Knowing where to start a novel or story can be tricky. I initially started my second novel with my killer in the act of his first murder. I thought it was a better hook than starting with my main character’s story line. But after having a few readers, including an agent, suggest I start with the main character instead, I flipped the chapters around. They reminded me a beginning doesn’t have to be all out action, it just has to draw the reader in and make them identify with the character (preferably the hero and not the villain!) I still like the other opening better, but I went with what readers suggested, because deep down I know they’re right.

    Good luck with the short story work!

    • See, I would have done the same thing – open with something exciting! That’s what we’re always told. But I would feel strange opening a story without the main character, which is why I’m hesitant to open away from him. I think changing it to past tense and having him reflect on it, perhaps opening with some kind of line about how no one knows what’s out there and you wouldn’t believe him if he told you, can set the stage while still establishing character.

      Also, I read the first few opening paragraphs of Eating Bull yesterday. I thought they were pretty masterful and intriguing. So your readers had a point!

  2. I’ve been focusing on shorter work too, but mostly because the gratification of being done comes around a lot quicker: it takes me a minimum of two years to get a novel ready for publication whereas some short stories can be ready in a little less than a month. I’ve already submitted one to an anthology, and I have a second that I want to revise to submit around as well. Short stories for the win!

    • True! After 18 months working on the same novel, it’s getting kind of daunting. The gratification feels far off. I’d like to actually say to someone that I’ve been published!

  3. We will be having Live Action Slush at AtomaCon this year with Misty Massey, Gail Z Martin and a couple of our other author guest. I may see if Robert J Sawyer or Janny Wurts would like to participate.

    On the positive side Faith Hunter did say she liked the conflict you had created with Connor and she wanted to know more about it.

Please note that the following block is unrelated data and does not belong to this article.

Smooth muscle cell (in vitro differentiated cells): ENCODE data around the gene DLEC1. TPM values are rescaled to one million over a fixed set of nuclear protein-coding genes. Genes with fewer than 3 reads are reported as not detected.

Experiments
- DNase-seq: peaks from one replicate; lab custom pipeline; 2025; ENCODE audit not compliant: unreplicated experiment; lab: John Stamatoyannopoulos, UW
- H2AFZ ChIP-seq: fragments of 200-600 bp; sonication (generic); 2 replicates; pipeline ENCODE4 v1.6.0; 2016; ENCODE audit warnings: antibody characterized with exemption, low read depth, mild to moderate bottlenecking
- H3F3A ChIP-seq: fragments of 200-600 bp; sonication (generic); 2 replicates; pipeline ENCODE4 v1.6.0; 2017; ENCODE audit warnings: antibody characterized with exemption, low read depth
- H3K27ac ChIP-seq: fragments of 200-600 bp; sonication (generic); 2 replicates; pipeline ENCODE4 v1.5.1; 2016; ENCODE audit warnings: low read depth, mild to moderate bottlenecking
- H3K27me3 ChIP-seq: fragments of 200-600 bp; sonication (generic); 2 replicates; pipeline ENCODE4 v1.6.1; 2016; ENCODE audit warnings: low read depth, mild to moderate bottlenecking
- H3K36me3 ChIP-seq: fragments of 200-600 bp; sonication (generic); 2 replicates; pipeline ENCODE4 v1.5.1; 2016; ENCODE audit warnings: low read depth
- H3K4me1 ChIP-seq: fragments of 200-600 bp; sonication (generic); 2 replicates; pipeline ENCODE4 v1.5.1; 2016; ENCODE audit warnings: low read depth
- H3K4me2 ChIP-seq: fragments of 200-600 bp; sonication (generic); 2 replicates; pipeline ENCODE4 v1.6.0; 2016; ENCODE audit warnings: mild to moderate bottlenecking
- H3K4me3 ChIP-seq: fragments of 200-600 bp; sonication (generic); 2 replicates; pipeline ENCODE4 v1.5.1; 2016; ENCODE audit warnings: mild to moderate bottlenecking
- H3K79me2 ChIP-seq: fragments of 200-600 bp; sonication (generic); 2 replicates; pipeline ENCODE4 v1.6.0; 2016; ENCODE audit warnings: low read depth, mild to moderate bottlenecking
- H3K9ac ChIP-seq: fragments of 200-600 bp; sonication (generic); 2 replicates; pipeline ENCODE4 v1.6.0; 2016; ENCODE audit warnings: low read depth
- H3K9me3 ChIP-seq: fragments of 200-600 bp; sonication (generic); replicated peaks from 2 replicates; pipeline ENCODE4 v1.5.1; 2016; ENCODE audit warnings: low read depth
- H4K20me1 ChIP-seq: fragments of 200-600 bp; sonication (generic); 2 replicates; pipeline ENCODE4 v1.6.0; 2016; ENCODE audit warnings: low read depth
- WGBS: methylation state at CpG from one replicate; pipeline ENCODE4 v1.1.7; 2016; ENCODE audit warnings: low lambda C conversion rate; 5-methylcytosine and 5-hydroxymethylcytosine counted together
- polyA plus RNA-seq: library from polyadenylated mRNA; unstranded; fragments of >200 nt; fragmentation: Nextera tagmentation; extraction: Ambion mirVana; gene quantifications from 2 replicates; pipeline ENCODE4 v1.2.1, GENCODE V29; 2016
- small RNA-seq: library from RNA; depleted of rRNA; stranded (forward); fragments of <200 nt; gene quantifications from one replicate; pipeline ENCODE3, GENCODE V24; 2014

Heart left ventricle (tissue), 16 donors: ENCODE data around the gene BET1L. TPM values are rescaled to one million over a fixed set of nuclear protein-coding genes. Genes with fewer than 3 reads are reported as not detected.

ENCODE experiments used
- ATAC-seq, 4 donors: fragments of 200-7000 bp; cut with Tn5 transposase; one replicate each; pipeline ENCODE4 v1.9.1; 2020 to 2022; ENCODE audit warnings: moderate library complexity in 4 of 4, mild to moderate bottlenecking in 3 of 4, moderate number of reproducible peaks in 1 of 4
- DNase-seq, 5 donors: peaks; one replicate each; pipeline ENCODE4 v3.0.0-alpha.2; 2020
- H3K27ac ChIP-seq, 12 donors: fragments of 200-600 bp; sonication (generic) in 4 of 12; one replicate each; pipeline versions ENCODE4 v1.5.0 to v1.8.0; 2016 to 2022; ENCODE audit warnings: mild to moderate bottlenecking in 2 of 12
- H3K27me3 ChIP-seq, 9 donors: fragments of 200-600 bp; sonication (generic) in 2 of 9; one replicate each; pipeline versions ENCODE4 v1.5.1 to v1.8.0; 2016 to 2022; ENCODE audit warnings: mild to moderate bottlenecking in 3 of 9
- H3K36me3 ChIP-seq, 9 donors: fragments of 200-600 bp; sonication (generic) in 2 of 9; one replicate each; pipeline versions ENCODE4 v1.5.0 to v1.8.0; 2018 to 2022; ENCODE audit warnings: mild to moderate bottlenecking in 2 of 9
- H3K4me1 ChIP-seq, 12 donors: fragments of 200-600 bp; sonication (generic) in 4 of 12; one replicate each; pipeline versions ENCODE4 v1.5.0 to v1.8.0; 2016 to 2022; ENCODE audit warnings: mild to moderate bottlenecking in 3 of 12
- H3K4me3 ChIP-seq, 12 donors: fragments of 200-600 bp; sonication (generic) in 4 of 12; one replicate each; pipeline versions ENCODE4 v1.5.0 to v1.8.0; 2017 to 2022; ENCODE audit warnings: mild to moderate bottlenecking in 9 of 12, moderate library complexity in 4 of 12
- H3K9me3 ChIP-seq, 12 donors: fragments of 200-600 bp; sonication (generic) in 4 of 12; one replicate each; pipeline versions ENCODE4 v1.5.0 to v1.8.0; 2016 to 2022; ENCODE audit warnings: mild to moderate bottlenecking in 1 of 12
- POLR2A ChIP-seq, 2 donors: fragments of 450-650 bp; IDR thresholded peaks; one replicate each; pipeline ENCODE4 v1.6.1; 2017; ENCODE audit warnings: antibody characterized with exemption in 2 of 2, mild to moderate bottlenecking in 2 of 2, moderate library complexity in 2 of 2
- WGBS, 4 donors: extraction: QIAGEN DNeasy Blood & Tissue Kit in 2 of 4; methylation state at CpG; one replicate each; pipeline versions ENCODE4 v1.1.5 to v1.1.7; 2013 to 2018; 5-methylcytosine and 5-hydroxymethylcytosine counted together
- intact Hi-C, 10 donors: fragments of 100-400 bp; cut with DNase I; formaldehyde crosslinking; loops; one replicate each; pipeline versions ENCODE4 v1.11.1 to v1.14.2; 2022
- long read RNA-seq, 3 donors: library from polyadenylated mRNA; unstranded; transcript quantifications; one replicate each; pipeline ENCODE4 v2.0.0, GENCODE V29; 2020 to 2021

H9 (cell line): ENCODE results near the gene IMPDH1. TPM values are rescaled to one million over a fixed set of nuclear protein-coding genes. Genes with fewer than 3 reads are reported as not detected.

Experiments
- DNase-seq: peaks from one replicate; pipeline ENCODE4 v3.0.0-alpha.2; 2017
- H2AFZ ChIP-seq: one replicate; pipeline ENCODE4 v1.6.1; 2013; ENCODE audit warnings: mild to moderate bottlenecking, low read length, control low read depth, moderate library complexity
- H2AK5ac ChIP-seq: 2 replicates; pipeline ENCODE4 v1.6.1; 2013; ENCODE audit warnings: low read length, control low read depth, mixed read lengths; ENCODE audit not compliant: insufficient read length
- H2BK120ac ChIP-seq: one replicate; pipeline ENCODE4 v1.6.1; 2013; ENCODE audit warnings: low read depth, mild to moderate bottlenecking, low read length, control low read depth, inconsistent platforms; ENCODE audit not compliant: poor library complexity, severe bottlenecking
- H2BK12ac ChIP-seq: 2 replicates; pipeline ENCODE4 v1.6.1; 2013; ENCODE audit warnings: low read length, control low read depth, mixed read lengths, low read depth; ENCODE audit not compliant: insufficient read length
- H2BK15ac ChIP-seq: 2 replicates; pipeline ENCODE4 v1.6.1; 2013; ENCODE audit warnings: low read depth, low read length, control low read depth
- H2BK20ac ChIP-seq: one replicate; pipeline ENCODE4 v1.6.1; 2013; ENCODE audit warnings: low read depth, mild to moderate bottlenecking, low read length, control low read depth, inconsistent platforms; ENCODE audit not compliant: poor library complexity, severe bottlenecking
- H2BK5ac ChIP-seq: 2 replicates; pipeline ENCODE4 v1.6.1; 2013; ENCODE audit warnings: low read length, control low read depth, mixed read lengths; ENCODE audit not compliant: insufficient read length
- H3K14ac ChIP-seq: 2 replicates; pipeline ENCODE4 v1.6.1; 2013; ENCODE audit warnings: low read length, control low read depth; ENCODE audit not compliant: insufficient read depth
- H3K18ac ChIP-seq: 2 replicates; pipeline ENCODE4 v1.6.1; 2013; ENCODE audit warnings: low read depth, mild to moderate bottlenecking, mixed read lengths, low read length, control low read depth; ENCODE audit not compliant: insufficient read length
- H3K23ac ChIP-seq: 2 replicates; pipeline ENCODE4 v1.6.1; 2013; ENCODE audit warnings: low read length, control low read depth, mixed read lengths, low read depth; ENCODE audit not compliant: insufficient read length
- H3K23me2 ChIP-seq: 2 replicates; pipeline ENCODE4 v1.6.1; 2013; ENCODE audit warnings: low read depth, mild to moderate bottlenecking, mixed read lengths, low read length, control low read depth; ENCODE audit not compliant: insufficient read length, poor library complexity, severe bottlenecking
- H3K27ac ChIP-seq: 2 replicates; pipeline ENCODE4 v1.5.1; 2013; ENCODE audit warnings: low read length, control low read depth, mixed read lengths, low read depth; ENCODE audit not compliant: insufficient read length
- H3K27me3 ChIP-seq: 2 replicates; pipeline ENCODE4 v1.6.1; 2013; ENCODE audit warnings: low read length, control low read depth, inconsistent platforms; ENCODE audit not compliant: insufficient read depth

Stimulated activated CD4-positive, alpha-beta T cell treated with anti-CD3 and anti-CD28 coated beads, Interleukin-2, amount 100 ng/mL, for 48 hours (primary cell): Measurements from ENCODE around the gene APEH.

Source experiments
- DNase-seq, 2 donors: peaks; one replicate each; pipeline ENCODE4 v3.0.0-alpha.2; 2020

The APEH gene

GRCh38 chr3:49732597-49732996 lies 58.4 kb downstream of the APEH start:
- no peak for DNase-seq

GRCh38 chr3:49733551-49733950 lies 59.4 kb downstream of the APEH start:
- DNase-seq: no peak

4. I didn’t get the sense that the excerpt was too outside of the character’s head at all. Third person limited is basically what you just shared. A lot of the comments, while obviously coming from the experts, should be taken with a grain of salt. If that’s your style, I say you should keep at it. I haven’t read too many stories written in present tense third person limited, so it could even be your point of differentiation.

    Good luck with the short stories!

    • Thanks, hon. I think they seemed to prefer a more….direct way of being inside characters, a la “He paced, his heart gripping tight inside his chest. His mind raced with thoughts…” and I’m not uber fond of that writing style, personally. It seems a bit too play-by-play and while it’s still preferable to “He felt terrified,” it still seems too “tell-y.” And I’m almost afraid to write that simplistically because it has to be done REALLY well in order to seem purposeful rather than mediocre.

      But I do think that style is favored in the SFF publishing community, as it’s more accessible (when you’re dealing with new worlds and jargon, the writing shouldn’t be confusing in itself). I can see how they found it distant, I know I’ve written better, and I still suffer from the “getting Ingredient X on Page 1” thing we’ve talked about, but perhaps you have a point. Style is subjective. Perhaps my style just didn’t align with the particular market these writers/editors represent.

  5. See, I would have a problem with what they said! I write only in the first person and lean towards only writing in the present tense. That is also what I tend to choose to read. It is my favorite! I want to have everything happening “to me”! Also, remember that is only that particular group of authors take. The beautiful thing about sci/fi and fantasy is that its readers are usually very willing to read anything in the genre and they like unique voices! The only wrong way to write a story is to not write it and the only correct way is writing the story the way you need to tell it!
    Don’t ever change your personal style to fit what other authors tell you! Your style is what is going to make your story stand out and be unique!

  6. I enjoyed that excerpt! I don’t necessarily agree with them. I think it’s your style and voice and I always hate when other people change it. I mean, their feedback is always something to consider but it’s your character, your story. You know what feels right.

    Good luck with the short stories! Brilliant Idea.

    • Thanks bb. Yeah, I think that’s something I have to take with a grain of salt. I probably should tweak my style a little, just to make getting myself published marginally easier. What I’ve often heard is, “present tense isn’t the kiss of death, but don’t make things any harder on yoursel if you’re new.” I do think the POV thing is SUPER subjective though. I would never put down a book because the psychic distance was too far or not far enough – only if it was inconsistent. My dad thought my psychic distance in Paradisa was too close to Connor, even, so that goes to show how different people see different things. I am making more of effort now to really gut punch the reader with how the characters feel, think, etc……but I’m not going to editorialize the entire narrative as if they were telling it. If I wanted it that close, the book would have been written in 1st person.

      Plus, there are definitely just as many publishers wanting something odd as publishers wanting something safe. It’s like dating – there’s someone out there for everyone, ha.

  7. Pingback: A promising year for Paradisa? | Aether House